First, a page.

A Bigger Better Bottle Bill
Every year, the Bottle Bill keeps roughly 250 million containers from littering our roadsides or cramming our landfills. So, while the state studies how best to renew its commitment to recycling and zero-waste, one thing’s for sure: we should expand our most successful recycling program, the Bottle Bill. The Bottle Bill has a 40-year legacy of environmental and local economic benefits, and it has room to grow.
A Bigger, Better Bottle Bill that included non-carbonated beverage containers like plastic water bottles would save up to 100 million more bottles and cans from ending up as roadside litter or landfill trash, while also cutting greenhouse gas emissions and creating local jobs. And, instead of giving the beverage industry $3 million annually in unclaimed nickels, VPIRG’s Bigger, Better Bottle Bill would mean Vermont could put a chunk of change toward other recycling programs or other state priorities.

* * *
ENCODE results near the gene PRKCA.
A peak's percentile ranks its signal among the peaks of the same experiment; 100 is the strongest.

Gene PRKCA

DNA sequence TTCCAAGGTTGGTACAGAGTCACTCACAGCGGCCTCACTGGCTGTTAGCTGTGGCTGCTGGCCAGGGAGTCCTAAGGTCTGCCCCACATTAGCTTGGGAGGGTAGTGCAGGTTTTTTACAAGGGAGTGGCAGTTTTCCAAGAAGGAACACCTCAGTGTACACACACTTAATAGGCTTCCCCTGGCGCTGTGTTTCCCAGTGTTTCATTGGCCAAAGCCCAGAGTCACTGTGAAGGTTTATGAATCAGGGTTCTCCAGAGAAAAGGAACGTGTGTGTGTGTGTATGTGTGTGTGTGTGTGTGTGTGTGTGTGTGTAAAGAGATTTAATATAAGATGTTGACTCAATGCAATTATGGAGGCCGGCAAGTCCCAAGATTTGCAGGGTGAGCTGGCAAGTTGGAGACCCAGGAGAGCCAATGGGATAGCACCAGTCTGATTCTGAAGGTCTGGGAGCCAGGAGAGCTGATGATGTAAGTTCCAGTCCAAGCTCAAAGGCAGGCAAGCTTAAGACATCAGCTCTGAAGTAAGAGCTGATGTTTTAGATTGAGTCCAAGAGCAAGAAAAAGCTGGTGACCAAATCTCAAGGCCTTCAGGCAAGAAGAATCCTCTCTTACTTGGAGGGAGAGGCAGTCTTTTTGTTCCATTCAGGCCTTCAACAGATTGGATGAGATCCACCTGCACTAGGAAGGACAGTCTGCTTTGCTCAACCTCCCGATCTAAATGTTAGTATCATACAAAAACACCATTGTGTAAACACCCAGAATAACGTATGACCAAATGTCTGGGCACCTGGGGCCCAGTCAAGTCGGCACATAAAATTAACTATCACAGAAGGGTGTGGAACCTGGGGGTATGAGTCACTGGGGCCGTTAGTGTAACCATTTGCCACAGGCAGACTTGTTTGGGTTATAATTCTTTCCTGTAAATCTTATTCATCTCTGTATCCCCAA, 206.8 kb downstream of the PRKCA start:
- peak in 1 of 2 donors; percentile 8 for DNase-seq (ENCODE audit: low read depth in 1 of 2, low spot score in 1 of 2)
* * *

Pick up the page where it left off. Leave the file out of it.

When facts came to light about the connection between cancer and flame retardant chemicals – and it became clear these chemicals don’t actually protect us from fires – VPIRG ushered in a ban on a commonly-used class of flame retardants called Deca in 2009. Three years later, we’ve learned the chemical industry has been quietly adding another toxic flame retardant chemical to our couches and baby products, chlorinated Tris.
VPIRG will press for a ban on this toxic chemical threat. And, while we continue our work on getting individual toxins out of Vermont products, we know we can’t keep tackling chemicals one at a time. That’s why we’re working with state leaders and national partners to move forward with replacing the dangerous “innocent until proven guilty” approach to regulating toxic chemicals in Vermont and at the federal level.